The Human Condition in the Libertarian Thought
"Human nature is neither good nor bad, it simply is. Human beings are born helpless, and thus they need other human beings to take care of them, adults who have already internalized the rules and institutions of their group and can spread them. There is not, therefore, a human essence, but there is a human condition: the first is fixed and immutable, the second is malleable and adaptable; the first is the kingdom of the domain, the second is the kingdom of the possible freedom".
The totally Western idea of a perverse and wicked human nature has always dominated our social imaginary, fueling the belief that only strict social institutions, such as the State, can dominate it making coexistence possible. Furthermore this vision, beyond its hierarchical and unequal return, has placed a heavy burden on the future of humanity, claiming the existence of a human nature which is universal and whose full realization has therefore to be ensured.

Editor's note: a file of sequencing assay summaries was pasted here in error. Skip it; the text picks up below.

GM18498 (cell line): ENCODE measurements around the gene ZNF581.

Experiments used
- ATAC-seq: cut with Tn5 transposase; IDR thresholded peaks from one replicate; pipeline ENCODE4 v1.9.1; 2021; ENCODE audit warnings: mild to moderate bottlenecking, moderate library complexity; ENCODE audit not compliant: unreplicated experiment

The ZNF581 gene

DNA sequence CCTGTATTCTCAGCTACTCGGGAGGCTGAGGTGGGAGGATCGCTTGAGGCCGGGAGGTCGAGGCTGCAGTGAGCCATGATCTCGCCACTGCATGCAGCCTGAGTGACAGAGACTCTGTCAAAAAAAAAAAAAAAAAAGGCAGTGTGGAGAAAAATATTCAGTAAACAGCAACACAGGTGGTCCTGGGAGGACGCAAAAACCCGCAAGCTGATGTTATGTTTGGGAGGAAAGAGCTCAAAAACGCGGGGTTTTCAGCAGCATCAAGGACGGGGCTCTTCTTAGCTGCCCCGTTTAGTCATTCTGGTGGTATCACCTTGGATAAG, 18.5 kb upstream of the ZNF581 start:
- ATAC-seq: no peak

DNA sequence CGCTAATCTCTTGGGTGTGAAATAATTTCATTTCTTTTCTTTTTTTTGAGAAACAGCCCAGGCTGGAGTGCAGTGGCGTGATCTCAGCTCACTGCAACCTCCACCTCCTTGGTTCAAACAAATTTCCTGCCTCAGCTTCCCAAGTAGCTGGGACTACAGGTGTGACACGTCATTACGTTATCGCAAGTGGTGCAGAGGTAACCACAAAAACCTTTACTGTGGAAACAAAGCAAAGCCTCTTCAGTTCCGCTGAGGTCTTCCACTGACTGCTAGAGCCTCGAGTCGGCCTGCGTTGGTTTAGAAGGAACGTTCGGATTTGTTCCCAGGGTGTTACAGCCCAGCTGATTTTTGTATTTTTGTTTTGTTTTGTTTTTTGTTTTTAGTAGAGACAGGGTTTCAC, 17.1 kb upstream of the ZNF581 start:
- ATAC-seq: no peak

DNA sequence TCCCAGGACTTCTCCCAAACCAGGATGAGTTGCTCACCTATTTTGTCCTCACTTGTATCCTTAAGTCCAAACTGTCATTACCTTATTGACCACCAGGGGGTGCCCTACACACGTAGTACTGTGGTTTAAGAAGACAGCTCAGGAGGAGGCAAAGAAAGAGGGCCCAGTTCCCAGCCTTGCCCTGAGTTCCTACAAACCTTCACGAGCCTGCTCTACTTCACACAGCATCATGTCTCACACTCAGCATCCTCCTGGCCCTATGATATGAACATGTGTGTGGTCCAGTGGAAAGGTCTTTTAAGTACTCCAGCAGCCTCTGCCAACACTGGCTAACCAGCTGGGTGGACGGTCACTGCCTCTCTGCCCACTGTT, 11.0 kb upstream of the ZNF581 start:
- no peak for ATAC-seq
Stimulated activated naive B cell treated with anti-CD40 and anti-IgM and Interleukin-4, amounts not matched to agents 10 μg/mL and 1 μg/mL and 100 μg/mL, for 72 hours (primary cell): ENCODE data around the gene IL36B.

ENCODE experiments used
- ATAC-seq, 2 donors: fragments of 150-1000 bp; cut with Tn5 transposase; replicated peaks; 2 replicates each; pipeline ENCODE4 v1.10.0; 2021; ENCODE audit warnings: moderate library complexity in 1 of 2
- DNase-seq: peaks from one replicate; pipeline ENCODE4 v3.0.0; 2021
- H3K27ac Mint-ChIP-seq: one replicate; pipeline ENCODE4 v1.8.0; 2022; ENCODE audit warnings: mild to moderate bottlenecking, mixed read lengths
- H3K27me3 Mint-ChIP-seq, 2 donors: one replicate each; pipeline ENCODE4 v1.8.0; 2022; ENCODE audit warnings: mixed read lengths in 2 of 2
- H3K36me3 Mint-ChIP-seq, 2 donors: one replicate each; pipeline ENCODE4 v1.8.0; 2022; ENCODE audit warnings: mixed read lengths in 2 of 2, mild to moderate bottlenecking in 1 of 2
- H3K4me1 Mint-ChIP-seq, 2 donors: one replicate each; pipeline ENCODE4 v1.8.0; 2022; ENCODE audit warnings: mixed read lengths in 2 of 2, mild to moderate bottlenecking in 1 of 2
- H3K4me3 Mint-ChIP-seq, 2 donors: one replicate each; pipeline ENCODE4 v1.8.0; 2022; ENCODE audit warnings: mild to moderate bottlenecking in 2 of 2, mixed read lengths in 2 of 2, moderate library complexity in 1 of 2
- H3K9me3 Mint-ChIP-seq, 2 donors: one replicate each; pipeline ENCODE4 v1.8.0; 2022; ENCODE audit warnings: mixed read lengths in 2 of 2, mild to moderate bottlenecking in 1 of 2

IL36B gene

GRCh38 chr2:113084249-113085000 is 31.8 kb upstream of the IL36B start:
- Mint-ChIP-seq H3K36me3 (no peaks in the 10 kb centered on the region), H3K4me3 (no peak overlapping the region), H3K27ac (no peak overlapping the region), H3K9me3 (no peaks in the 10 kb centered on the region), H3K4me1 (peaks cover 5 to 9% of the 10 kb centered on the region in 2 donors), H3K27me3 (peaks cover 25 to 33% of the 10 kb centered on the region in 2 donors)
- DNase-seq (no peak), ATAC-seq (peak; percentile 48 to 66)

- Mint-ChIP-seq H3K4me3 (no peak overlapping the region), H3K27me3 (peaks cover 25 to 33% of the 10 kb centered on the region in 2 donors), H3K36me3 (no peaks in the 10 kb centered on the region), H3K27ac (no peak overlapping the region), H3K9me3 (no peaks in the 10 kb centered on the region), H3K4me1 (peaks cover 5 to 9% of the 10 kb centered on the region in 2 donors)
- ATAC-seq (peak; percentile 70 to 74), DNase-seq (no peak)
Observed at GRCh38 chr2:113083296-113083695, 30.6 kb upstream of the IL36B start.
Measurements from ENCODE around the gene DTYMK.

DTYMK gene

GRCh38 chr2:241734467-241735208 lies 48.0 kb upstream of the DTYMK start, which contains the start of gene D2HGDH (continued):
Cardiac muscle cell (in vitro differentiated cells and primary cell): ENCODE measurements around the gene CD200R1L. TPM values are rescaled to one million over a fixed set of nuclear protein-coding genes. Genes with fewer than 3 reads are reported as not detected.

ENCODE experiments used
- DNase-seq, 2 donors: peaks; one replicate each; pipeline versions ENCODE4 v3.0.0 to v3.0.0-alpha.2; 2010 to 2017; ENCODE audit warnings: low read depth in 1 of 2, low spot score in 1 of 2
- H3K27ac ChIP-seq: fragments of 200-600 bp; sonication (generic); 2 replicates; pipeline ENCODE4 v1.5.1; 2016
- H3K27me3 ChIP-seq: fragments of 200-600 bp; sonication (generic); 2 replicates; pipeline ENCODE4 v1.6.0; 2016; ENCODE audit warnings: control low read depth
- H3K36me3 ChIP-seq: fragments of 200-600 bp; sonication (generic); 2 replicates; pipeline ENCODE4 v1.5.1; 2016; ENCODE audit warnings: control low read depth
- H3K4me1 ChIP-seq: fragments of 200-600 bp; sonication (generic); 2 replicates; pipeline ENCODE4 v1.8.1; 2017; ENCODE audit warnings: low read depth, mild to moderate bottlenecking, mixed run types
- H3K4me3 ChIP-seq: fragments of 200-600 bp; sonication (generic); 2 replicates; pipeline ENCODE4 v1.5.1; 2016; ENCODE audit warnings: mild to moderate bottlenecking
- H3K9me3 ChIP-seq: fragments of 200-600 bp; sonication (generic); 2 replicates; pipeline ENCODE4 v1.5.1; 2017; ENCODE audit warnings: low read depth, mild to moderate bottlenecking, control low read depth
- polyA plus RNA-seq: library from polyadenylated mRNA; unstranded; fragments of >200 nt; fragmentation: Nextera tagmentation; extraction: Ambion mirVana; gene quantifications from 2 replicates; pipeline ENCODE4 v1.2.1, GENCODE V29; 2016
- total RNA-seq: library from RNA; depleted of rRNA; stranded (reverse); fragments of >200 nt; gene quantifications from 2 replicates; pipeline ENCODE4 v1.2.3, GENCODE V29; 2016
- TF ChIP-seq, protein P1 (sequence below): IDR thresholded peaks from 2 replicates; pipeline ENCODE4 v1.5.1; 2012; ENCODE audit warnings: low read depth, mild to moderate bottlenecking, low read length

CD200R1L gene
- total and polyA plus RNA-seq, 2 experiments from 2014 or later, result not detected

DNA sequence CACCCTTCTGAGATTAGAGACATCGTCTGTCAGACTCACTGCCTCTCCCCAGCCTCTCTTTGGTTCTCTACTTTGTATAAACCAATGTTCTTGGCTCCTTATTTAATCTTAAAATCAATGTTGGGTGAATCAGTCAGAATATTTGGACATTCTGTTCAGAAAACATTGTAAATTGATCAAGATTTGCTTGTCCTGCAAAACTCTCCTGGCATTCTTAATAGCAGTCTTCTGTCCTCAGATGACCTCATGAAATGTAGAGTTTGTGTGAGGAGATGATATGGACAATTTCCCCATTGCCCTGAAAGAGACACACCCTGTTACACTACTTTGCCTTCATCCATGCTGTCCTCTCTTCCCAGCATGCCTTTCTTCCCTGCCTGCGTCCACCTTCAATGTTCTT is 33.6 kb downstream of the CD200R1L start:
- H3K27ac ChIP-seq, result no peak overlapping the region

On the contrary, the libertarian thought, from early classics to contemporary reflections, definitely rejects the idea of an unchanging, universal, founding human nature. In front of the junction between nature and culture, naturalism and environmentalism, necessity and freedom, relativism and universalism, it consciously avoids resolving into a synthesis the tension between these opposites. Indeed, it explicitly recognizes its own legitimate uncertainty in a deliberately unstable balance. In other words, the libertarian thought, and anarchism in particular, is obliged, in order to be true to himself, to consider ontology not as an essence but as a condition and a becoming.
Francesco Codello (Valdobbiadene,1953) is a pedagogue; he has worked as teacher and headmaster. Editor of the magazine «Libertaria» and member of the Democratic Education Network, the European Democratic Education Community and of the Rete dell'Educazione Libertaria, he has written numerous essays on educational and historical topics. With elčuthera he has already published Né obbedire né comandare, lessico libertario, (Neither rule nor to be ruled), 2009.